Today, legislation designed to promote secure data sharing in the US healthcare system comes into force. The 21st Century Cures Act allows patients to access their medical data upon request and, as of 2022, will allow third parties to access that data through APIs. Like open banking legislation has done in Europe, the law is expected to give rise to a healthcare app ecosystem that could disrupt the incumbent providers. However, those providers are unlikely to give up the data without a fight.
The US spends more per capita on healthcare than any other country in the world, despite lagging behind its peers in life expectancy. According to a study by the American Medical Association, this high cost of healthcare is due, in part, to over-treatment – the provision of unnecessary healthcare services. In a survey of 2,000 US physicians, 38% said that difficulty in accessing patient records was one reason for this over-treatment.
Before the so-called Cures Act, US patient data could only be shared if it was for the explicit purpose of treatment, explains Troy Bannister CEO and co-founder of Particle Health, a US start-up that sells an API platform for healthcare data. “Within the bounds of the HIPAA (Health Insurance Portability and Accountability Act) [healthcare data] has to be used explicitly by a physician or a provider and it has to be used explicitly for the purpose of direct treatment of the patient, and that’s a very narrow scope.”
This is exacerbated by the complexity of the US healthcare system, in which insurance providers manage a network of providers, explains Dr Saira Ghafur, digital health lead at the Institute of Global Health Innovation at Imperial College London. “You’ve got lots of different providers that might be in or out of network for any given insurer.” This means there is no single entity that is responsible for looking after a given patient’s records.
As of today, however, the 21st Century Cures Act requires healthcare providers to share clinical notes, including consultation notes and lab reports, with their patients upon request. And from 6 October 2022, they will also have to comply with requests from third parties, such as medtech apps.
Failure to comply with legitimate requests can result in fines of up to $1m. However, there are eight ‘exceptions’ that allow healthcare providers to turn down requests or place conditions on their response. These are if they need to refuse the request to prevent harm to the patient or to protect their privacy; if the request is technically infeasible; they are permitted to place reasonable limits on their response as long as certain conditions are met; they may charge fees for the data; and they may apply a licence and charge royalty fees for ‘interoperability elements’ of their systems to be used.
Eventually, the act will require healthcare providers to make the data available through secure APIs, that can then be used by certified technology providers. This, it is hoped, will give rise to an “app economy that provides patients, physicians, hospitals, payers, and employers with innovation and choice,” according to the Office of the National Coordinator for Health Information Technology (HealthIT). This is akin to the fintech app ecosystem that has sprung up, in part, thanks to open banking legislation in Europe.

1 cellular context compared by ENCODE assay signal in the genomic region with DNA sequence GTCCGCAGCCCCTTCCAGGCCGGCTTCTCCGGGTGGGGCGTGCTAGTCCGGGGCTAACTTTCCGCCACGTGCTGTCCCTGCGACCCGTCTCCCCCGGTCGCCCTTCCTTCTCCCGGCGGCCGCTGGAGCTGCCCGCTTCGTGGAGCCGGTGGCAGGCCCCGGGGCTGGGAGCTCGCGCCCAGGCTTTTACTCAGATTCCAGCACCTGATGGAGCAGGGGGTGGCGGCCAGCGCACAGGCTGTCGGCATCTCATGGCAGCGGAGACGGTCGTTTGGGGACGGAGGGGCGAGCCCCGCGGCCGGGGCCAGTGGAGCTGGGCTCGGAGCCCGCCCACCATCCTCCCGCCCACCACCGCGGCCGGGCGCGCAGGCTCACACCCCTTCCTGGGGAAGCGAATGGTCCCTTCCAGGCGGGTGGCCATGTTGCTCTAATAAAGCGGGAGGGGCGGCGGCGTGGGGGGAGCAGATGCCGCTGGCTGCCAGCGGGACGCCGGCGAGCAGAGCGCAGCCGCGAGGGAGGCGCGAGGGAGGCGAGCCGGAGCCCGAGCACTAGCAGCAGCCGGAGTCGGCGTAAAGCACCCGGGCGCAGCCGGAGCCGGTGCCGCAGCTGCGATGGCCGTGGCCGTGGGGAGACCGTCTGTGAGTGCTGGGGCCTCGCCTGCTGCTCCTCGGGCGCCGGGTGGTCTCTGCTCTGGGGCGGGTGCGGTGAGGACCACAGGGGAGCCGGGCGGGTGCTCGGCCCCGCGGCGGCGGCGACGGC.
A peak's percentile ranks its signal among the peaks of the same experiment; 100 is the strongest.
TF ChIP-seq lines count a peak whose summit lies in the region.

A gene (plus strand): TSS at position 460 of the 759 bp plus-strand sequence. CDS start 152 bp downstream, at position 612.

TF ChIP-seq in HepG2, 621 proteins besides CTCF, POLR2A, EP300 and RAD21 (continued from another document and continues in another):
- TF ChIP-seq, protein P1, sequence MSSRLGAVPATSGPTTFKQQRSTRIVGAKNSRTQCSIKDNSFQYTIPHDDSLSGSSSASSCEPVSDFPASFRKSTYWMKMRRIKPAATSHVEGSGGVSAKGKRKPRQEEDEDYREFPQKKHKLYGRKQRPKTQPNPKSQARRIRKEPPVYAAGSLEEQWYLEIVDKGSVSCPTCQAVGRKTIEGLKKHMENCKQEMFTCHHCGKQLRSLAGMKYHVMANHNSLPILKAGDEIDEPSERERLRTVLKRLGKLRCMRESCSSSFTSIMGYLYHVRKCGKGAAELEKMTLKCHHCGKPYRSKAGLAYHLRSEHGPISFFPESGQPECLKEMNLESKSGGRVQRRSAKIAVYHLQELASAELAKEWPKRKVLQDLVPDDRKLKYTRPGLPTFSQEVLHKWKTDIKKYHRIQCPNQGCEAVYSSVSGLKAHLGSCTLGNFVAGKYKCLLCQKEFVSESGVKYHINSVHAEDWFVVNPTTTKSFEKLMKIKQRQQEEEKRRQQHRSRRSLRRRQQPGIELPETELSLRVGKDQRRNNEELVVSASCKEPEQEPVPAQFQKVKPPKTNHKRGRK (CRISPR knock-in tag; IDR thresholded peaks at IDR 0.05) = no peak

The impact of the Cures Act
The Cures Act unlocks the potential for valuable digital services that have to date been impossible, explains Bannister. “What if you could use your medical records to pick a doctor where some kind of algorithm could take the fact that you have diabetes and you’re taking these medications, and find the best three doctors in your area that specialise in this type of condition? That’s just not possible today.”
It could also significantly reduce the cost of healthcare, Bannister believes. Currently, he says, “you have to go to your insurance company to figure out which doctors are in your network, create an appointment, and then go and see that doctor for $500 to $1,000,” says Bannister. The Cures act could enable apps that connect patients to a doctor “in seconds, for ten dollars,” he says. “That’s the hope.”
Ghafur agrees that the benefits will be far-reaching. “It’s across the board,” she says. “It’s going to improve patient care, it’s going to improve the system processes, improve any healthcare professional using tech or technical services.”
Healthcare data is among the most sensitive personal information collected, and some patients may be uneasy about it being shared with app developers. The Covid-19 pandemic has increased US consumers’ willingness to share their health data, however, according to a study by Deloitte. It also boosted the uptake of digital healthcare tools: 28% of US consumers had participated in virtual healthcare consultations by April 2020, up from 15% in 2019, the same survey found.
But the transition to ‘open healthcare’ will not be instantaneous or easy, Bannister predicts. “The data seekers – the apps and developers – are going to try to get access to data and I think they’re going to have a hard time,” he says. “That’s then going to cause a wave of lawsuits and government inquiries into why it’s not being shared. And that will all boil down to those eight exceptions that were listed under the blocking rules.”
Nevertheless, the Act is a significant step in the journey towards a more open, digitised healthcare ecosystem in the US and, hopefully, better healthcare outcomes for Americans. “It’s the beginning of a journey,” says Bannister. “It’s not an if anymore, it’s a when.”